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Fyodor Lukyanov

Editor-in-Chief of Russia in Global Affairs magazine, Chairman of the Presidium of the Council for Foreign and Defense Policy, RIAC Member.

One of the greatest novels of the 20th century, George Orwell's 1984, describes a macabre world where the line between war and peace, freedom and slavery, truth and lie is inexistent. Everything is determined according to rationality, served according to the needs. The author was horrified by the European reality of the 1930-40s: formation of totalitarian regimes in Germany and the USSR, which were pointed out as the foretype of the future in light of the deep crisis of the West.

Ideological totalitarianism turned out to be less durable than Orwell had feared. The dystopia, however, started gaining outlines where no one had expected. The drastic technological progress formed an omnipresent and all-pervading communication environment. Paradoxically, the absolute closeness and the absolute openness are characterized by one and the same effect: they create a dictatorship of information. When everything can be concealed or nothing can be hidden, we get another surprising, yet similar, result: the authenticity of information becomes dubious.

The difference is essential too. The closed totalitarian system has a clear center for mind control. In an open totalitarian one, the utter lack of it provokes a strive to structure the surrounding environment, to form a coordinate grid. And this is when methods as old as the world are employed, for there is nothing more clear for the human mind than self-esteem gained in contraposition to others, an antipode. In other words, an image of the enemy is needed to put everything in order.

In the years of the Cold War, everything was much simpler: ideological confrontation set a distinct line. But the 20th century in this aspect is more of an exception in world history. Never "before" have ideologies played such significant role, perhaps even decisive, in international relations, there would most likely never be anything like it "after". It was the nightmare of George Orwell, but in terms of the structural system of the world, it maintained unprecedented stability.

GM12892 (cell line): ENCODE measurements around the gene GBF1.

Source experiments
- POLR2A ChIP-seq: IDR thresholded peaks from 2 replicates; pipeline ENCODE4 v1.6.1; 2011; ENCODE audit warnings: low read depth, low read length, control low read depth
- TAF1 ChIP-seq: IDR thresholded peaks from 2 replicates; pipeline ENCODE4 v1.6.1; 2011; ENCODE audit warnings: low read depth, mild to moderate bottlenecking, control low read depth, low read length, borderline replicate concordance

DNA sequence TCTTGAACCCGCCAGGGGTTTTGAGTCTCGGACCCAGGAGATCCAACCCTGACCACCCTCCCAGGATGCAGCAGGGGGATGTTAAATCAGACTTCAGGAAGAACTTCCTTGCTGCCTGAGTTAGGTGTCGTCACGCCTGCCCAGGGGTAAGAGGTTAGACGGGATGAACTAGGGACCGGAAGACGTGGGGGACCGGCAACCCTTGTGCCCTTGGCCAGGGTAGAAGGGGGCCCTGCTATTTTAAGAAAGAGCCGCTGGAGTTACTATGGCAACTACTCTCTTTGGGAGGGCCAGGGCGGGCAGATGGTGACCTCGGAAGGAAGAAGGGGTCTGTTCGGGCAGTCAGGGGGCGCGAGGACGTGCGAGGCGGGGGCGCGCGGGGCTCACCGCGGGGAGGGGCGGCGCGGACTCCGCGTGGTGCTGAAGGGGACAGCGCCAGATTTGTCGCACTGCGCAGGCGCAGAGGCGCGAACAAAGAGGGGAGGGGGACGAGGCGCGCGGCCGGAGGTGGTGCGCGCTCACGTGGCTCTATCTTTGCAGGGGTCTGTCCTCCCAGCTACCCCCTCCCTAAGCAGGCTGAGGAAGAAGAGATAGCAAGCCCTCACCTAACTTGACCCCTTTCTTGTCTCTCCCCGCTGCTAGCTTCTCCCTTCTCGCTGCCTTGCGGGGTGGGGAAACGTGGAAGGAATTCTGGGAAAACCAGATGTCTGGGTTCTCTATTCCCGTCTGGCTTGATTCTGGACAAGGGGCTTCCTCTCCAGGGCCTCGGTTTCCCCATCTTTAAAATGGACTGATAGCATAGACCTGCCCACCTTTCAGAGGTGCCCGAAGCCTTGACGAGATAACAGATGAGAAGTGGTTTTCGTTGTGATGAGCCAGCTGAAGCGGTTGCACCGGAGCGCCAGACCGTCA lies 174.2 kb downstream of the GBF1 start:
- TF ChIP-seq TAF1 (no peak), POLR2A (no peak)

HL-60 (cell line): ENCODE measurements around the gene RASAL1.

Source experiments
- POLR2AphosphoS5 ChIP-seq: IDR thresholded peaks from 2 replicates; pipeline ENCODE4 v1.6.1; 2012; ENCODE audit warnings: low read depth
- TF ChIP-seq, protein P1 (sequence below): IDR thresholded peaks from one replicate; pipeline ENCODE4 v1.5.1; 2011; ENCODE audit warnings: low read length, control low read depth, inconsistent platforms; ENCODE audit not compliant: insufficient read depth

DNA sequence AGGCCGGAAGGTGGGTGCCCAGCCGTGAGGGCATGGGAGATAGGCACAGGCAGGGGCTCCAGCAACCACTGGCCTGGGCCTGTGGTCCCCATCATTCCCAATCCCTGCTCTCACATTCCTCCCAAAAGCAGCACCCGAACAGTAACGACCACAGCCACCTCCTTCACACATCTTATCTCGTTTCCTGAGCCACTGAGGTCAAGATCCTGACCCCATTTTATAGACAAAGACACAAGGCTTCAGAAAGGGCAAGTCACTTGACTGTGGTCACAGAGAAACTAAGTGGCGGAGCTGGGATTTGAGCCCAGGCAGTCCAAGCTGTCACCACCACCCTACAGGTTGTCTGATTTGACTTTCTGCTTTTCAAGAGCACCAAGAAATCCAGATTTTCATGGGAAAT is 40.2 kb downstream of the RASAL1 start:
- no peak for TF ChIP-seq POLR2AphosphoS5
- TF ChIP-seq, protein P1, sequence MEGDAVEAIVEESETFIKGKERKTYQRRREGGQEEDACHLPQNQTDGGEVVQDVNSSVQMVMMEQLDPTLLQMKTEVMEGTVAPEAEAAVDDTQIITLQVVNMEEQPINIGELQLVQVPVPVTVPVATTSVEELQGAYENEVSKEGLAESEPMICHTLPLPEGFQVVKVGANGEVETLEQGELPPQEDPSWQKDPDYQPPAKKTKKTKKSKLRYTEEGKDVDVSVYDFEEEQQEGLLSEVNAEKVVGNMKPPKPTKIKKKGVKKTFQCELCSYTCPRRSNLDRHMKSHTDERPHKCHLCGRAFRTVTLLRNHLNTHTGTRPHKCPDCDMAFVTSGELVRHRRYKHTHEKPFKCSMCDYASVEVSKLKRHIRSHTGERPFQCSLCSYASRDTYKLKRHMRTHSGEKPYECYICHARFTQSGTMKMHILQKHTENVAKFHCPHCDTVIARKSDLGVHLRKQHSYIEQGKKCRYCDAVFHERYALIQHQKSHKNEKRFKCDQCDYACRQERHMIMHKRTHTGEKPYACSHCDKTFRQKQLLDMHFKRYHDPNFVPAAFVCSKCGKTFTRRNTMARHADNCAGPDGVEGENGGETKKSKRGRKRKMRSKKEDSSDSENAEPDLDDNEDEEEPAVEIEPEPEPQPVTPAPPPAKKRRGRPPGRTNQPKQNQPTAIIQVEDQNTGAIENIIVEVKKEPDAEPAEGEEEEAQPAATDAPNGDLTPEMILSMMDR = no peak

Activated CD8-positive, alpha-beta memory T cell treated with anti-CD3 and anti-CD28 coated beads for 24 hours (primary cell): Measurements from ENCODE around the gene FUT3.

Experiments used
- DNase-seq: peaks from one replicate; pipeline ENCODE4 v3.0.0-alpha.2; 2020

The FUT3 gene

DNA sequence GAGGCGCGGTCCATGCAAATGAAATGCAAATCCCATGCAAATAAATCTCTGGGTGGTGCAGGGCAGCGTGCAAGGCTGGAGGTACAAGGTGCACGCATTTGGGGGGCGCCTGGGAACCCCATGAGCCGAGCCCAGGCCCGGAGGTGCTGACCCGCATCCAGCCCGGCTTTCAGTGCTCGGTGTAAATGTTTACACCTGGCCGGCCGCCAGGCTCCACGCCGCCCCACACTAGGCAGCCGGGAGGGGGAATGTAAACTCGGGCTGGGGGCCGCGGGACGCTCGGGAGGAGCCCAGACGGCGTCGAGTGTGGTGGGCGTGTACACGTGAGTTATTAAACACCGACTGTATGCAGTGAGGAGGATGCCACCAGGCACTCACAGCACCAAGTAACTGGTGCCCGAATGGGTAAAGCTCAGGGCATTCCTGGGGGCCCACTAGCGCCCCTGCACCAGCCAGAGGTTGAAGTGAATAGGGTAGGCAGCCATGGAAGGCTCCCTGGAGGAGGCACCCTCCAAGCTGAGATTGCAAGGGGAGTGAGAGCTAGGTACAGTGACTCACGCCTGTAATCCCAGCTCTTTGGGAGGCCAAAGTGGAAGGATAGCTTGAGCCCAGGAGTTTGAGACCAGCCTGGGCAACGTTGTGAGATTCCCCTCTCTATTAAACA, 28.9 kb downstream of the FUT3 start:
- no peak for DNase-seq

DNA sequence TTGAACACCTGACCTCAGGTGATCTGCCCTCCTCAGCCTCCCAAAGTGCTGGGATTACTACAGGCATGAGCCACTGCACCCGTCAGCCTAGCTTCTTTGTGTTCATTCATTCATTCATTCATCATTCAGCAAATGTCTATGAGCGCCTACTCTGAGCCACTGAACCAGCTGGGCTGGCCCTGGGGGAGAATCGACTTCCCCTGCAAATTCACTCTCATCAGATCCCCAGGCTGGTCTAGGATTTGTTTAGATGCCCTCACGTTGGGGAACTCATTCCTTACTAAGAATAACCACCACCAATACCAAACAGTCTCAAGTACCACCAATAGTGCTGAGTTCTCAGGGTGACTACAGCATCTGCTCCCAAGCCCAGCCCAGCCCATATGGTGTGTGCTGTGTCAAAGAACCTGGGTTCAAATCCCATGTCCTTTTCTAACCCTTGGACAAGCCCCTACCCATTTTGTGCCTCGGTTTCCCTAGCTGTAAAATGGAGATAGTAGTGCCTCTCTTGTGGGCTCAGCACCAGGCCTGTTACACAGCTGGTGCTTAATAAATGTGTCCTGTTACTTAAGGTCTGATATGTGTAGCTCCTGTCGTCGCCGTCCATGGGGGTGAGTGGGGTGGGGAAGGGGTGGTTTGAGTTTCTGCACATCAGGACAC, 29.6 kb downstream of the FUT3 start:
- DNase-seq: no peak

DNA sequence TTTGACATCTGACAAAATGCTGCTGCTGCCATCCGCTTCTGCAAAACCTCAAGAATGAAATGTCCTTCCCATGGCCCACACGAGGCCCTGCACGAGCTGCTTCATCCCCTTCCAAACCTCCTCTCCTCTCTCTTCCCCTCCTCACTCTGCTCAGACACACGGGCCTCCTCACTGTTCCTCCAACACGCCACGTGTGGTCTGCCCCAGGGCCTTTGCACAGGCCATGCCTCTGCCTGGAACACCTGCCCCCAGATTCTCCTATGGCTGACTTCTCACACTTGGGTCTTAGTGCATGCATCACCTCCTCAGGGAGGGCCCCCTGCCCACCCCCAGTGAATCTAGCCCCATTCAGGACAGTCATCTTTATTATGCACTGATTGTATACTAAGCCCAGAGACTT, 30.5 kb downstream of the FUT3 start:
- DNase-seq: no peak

The 20th century was not only characterized by the triumph of ideology in the world politics, it was also their decline. By the end of the century, it was sort of established which of the ideologies was "the only veracious" (liberal). However, serious doubts about it were growing. At least in terms of its ubiquitous applicability. Howbeit, the formed vacuum began engulfing more traditional forms of an ideal organization, such as nationalism or religious identity. Both were certainly manifesting themselves in the age of globalization differently from the classic times.

Say, nationalistic self-identification in the context of global interdependence and intertwining searches for a new pillar, exploiting people's fear of the changing world and even referring to archaic and conventional images and notions. Societies claiming to be more socio-politically advanced, i.e. the West, are trying to overcome the tradition instead and shift to a new supranational and suprareligious quality.

Nevertheless, the problems of identity, culture in its broad sense take the central place in the political process. Wherever cultures differ, interpretations of events vary by nature. As a result, not only does an image of the enemy appear, depictions of the world become more discrepant. And the cause of that is not some ill will and premeditated propaganda (although they do take place occasionally), it is in the cardinally different cultural backgrounds. Ideologies were stapled more firmly, they were provided with a more solid methodology that could be understood and explained if necessary. Culture needs to be studied and perceived, which is not a very popular endeavor in international relations: actors behave projecting their own behavioral logic to the counterpart.

One very simple example. Let's say the Ukrainian story had absolutely sterile coverage lacking any bias (which is impossible in practice). Its interpretation would still differ, for example, in Russia and France, because the complexes of historical, cultural associations connected with the events are cardinally different. A Frenchman and a Russian would never perceive Ukraine identically. It is the objective reality.

Back to the communication world, the scale of the discrepancy goes up rapidly, the global space transforms into a gigantic magnifying glass. Since the field of emotions and visualizations is a lot less rationalized than even the field of ideological dogmas, the conflict becomes more acute and dangerous than it was in the years of the Cold War. No one today has a solution to that.

Source: Valdai Club

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